Objective Analyzing and interpreting the activity of a heterogeneous population of neurons can be challenging, especially as the number of neurons, experimental trials, and experimental conditions increases. One approach is to extract a set of latent variables that succinctly captures the prominent co-fluctuation patterns across the neural population. A key problem is that the number of latent variables needed to adequately describe the population activity is often greater than three, thereby preventing direct visualization of the latent space. By visualizing a small number of 2-d projections of the latent space or each latent variable individually, it is easy to miss salient features of the population activity. Approach To address this limitation, we developed a Matlab graphical user interface (called DataHigh) that allows the user to quickly and smoothly navigate through a continuum of different 2-d projections of the latent space. We also implemented a suite of additional visualization tools (including playing out population activity timecourses as a movie and displaying summary statistics, such as covariance ellipses and average timecourses) and an optional tool for performing dimensionality reduction. Main results To demonstrate the utility and versatility of DataHigh, we used it to analyze single-trial spike count and single-trial timecourse population activity recorded using a multi-electrode array, as well as trial-averaged population activity recorded using single electrodes. Significance DataHigh was developed to fulfill a need for visualization in exploratory neural data analysis, which can provide intuition that is critical for building scientific hypotheses and models of population activity. PMID:24216250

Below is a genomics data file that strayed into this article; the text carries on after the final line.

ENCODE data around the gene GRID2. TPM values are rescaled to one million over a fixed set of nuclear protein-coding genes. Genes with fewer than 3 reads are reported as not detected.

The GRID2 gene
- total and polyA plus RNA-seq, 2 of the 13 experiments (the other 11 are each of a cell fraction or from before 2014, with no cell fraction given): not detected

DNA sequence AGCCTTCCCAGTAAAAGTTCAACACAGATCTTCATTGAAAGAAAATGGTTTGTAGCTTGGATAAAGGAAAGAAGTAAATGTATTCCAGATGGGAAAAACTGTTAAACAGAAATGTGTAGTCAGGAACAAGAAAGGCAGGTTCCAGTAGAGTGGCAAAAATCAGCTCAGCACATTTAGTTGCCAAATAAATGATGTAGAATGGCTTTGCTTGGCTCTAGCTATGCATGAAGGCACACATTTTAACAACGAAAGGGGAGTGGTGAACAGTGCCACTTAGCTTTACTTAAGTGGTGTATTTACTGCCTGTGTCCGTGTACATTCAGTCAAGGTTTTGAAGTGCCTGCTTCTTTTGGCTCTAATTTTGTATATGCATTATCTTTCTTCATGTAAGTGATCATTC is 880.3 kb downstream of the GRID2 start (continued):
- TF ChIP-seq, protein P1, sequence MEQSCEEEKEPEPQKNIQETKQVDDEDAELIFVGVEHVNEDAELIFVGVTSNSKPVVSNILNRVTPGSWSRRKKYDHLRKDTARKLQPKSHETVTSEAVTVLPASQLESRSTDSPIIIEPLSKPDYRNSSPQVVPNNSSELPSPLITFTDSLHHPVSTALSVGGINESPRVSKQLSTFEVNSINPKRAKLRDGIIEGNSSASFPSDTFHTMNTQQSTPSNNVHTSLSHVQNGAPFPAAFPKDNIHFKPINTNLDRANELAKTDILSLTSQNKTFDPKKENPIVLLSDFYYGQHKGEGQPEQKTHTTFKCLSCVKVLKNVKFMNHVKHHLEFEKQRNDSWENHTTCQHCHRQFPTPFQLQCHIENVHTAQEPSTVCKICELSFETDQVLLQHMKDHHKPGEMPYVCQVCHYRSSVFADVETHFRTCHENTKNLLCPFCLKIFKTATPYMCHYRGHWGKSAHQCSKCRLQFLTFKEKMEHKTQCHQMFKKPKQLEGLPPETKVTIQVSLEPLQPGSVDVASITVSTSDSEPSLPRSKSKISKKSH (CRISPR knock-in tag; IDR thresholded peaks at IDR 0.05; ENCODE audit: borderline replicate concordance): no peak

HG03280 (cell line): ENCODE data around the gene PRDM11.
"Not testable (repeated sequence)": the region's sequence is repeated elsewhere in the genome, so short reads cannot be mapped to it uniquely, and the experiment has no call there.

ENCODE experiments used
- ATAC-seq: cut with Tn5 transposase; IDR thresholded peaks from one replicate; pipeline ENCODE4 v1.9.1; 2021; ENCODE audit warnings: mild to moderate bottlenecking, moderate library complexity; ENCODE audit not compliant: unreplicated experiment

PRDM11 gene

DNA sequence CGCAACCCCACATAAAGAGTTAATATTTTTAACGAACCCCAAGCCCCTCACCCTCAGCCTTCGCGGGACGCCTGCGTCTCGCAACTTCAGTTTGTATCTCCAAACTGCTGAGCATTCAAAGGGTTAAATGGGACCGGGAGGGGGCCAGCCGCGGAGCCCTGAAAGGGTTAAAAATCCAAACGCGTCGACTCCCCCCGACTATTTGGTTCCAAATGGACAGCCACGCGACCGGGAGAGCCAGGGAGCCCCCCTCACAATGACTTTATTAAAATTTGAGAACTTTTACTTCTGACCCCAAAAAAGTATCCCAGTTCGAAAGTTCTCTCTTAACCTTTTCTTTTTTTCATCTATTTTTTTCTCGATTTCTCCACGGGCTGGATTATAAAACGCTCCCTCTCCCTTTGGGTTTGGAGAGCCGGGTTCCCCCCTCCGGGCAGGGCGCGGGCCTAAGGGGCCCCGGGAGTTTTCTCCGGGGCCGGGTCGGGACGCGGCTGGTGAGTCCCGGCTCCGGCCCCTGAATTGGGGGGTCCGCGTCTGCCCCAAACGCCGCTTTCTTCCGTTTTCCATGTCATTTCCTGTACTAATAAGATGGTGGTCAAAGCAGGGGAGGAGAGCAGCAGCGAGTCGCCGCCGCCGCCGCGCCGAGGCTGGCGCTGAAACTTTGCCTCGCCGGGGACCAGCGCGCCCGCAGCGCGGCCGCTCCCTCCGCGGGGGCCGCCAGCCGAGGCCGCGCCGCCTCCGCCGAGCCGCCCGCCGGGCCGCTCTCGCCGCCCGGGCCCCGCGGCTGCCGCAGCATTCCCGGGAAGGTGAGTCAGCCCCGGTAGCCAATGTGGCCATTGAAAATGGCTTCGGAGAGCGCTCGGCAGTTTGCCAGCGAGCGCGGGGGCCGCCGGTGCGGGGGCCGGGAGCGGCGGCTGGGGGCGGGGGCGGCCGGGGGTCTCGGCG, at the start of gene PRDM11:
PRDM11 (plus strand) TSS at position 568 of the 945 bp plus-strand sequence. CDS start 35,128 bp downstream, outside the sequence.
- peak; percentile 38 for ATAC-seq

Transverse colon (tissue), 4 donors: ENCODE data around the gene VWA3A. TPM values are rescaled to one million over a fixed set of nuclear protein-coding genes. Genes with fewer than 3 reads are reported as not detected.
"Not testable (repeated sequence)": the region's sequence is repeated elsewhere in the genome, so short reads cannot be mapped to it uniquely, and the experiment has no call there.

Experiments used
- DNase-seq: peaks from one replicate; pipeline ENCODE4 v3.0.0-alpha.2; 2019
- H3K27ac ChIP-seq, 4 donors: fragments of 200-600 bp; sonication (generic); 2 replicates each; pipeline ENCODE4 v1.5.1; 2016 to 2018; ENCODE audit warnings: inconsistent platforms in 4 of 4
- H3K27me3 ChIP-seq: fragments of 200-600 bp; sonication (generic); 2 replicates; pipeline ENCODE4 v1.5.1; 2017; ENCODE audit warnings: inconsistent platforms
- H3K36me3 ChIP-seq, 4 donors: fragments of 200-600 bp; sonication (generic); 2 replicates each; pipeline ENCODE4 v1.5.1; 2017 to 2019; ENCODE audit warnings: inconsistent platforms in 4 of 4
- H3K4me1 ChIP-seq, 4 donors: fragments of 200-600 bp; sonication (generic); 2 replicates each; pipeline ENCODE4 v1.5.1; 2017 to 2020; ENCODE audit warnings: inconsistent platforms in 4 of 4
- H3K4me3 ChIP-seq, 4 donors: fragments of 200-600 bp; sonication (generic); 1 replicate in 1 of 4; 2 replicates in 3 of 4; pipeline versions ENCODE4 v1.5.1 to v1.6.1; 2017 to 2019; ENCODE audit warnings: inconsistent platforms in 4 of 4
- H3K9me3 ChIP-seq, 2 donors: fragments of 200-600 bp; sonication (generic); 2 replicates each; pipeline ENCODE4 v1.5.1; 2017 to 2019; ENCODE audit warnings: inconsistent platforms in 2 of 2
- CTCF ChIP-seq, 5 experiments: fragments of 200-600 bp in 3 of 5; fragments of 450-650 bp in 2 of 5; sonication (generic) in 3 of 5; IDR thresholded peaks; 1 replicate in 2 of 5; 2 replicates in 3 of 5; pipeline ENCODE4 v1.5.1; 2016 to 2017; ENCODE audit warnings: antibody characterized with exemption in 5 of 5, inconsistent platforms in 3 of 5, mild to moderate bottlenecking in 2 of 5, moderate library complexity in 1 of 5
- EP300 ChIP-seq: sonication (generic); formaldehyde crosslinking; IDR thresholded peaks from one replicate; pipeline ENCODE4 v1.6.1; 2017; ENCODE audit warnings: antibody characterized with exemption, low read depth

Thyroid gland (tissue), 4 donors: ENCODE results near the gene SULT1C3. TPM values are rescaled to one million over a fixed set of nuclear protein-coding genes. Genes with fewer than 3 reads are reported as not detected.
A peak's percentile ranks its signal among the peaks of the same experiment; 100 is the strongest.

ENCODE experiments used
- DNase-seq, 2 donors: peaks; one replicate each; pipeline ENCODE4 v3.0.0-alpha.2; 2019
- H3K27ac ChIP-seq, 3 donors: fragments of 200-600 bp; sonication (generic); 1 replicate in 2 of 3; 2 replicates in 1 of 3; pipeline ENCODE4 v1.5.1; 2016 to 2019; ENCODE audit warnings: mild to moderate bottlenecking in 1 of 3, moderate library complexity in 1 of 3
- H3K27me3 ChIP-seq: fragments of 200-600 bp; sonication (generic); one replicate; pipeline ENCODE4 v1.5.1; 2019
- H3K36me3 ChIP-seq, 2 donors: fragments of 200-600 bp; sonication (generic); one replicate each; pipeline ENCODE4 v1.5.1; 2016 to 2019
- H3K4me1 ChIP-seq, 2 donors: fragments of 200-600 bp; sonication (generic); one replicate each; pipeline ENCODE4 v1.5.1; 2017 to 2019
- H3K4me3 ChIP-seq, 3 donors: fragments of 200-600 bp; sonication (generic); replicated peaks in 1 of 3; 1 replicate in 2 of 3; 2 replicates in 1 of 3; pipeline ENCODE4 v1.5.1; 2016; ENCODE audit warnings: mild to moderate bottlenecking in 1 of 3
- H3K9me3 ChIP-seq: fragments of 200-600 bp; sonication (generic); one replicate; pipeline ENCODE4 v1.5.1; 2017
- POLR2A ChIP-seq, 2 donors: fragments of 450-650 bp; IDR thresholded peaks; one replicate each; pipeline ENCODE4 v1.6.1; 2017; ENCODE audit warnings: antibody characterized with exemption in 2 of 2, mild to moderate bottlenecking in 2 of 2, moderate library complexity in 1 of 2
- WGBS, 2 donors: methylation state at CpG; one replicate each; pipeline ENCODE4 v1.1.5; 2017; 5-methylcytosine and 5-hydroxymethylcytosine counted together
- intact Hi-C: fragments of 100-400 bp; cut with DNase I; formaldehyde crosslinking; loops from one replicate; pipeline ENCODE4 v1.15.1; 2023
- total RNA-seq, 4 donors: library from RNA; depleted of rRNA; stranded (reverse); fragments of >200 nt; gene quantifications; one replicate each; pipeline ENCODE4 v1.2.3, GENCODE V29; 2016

14. Parallel architectures and neural networks

    SciTech Connect

    Calianiello, E.R. )

    1989-01-01

    This book covers parallel computer architectures and neural networks. Topics include: neural modeling, use of ADA to simulate neural networks, VLSI technology, implementation of Boltzmann machines, and analysis of neural nets.

  15. FGF signaling transforms non-neural ectoderm into neural crest.

    PubMed

    Yardley, Nathan; García-Castro, Martín I

    2012-12-15

    The neural crest arises at the border between the neural plate and the adjacent non-neural ectoderm. It has been suggested that both neural and non-neural ectoderm can contribute to the neural crest. Several studies have examined the molecular mechanisms that regulate neural crest induction in neuralized tissues or the neural plate border. Here, using the chick as a model system, we address the molecular mechanisms by which non-neural ectoderm generates neural crest. We report that in response to FGF the non-neural ectoderm can ectopically express several early neural crest markers (Pax7, Msx1, Dlx5, Sox9, FoxD3, Snail2, and Sox10). Importantly this response to FGF signaling can occur without inducing ectopic mesodermal tissues. Furthermore, the non-neural ectoderm responds to FGF by expressing the prospective neural marker Sox3, but it does not express definitive markers of neural or anterior neural (Sox2 and Otx2) tissues. These results suggest that the non-neural ectoderm can launch the neural crest program in the absence of mesoderm, without acquiring definitive neural character. Finally, we report that prior to the upregulation of these neural crest markers, the non-neural ectoderm upregulates both BMP and Wnt molecules in response to FGF. Our results provide the first effort to understand the molecular events leading to neural crest development via the non-neural ectoderm in amniotes and present a distinct response to FGF signaling. PMID:23000357

  16. Phenotypic chemical screening using a zebrafish neural crest EMT reporter identifies retinoic acid as an inhibitor of epithelial morphogenesis.